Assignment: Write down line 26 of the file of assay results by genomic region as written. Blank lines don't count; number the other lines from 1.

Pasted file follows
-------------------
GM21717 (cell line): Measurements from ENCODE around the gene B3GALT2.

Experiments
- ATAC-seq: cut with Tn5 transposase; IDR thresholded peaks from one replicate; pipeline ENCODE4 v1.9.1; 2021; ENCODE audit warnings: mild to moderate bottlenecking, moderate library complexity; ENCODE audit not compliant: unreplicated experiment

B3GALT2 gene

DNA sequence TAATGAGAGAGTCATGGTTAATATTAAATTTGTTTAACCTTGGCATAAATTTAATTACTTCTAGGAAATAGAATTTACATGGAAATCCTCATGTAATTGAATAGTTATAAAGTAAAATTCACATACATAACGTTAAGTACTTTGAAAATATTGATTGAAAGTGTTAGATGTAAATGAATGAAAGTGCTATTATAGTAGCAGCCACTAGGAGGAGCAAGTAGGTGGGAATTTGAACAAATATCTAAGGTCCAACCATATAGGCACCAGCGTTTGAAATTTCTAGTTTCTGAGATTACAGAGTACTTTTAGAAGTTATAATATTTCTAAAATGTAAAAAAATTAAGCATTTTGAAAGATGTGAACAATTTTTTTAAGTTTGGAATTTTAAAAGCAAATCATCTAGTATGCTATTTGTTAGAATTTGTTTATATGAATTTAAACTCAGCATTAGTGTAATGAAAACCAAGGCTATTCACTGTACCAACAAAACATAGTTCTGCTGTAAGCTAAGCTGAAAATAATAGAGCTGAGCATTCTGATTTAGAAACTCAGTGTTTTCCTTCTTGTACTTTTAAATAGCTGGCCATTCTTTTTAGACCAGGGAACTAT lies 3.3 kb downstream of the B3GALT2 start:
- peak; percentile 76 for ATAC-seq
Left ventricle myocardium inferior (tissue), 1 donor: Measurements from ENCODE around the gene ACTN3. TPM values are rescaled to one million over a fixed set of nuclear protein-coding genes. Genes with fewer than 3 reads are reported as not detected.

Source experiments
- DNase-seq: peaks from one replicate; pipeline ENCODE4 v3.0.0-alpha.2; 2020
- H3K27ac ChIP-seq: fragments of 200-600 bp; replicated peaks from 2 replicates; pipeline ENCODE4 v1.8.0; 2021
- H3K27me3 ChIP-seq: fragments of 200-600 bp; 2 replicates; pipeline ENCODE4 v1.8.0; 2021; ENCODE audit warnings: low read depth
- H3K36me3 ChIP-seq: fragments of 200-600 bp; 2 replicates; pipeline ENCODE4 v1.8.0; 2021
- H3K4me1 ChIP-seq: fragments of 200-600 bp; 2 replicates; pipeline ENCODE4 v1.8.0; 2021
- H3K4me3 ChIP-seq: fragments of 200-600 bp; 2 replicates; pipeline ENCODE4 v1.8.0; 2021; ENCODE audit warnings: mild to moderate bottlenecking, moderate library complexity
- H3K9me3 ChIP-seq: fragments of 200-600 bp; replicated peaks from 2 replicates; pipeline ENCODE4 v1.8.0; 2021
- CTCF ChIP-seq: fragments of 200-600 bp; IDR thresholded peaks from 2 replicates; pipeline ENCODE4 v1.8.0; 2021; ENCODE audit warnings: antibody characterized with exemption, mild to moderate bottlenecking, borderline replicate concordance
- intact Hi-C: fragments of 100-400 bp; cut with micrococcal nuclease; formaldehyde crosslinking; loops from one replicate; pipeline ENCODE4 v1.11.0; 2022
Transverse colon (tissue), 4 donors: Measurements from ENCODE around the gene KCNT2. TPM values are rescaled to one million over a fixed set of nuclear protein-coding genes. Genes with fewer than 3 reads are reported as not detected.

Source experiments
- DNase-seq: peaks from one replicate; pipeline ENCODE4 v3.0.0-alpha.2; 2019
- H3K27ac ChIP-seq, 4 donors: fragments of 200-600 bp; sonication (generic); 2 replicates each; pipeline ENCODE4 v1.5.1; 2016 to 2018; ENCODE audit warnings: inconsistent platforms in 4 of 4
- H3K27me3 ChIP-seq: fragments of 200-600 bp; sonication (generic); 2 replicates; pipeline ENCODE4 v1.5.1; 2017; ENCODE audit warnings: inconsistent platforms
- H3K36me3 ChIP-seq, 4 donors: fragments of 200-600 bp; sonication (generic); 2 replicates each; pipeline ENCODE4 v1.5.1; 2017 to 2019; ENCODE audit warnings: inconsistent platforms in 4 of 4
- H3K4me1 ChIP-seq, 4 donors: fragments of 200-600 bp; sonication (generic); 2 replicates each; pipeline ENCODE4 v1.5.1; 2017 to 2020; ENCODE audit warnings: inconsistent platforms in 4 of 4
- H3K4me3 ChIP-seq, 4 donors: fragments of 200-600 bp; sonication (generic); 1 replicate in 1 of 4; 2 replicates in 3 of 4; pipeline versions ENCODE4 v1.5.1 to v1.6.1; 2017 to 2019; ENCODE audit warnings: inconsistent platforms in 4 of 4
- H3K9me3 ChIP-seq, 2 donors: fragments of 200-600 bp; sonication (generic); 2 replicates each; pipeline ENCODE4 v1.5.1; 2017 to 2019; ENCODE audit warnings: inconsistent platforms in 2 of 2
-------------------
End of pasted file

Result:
- H3K9me3 ChIP-seq, 2 donors: fragments of 200-600 bp; sonication (generic); 2 replicates each; pipeline ENCODE4 v1.5.1; 2017 to 2019; ENCODE audit warnings: inconsistent platforms in 2 of 2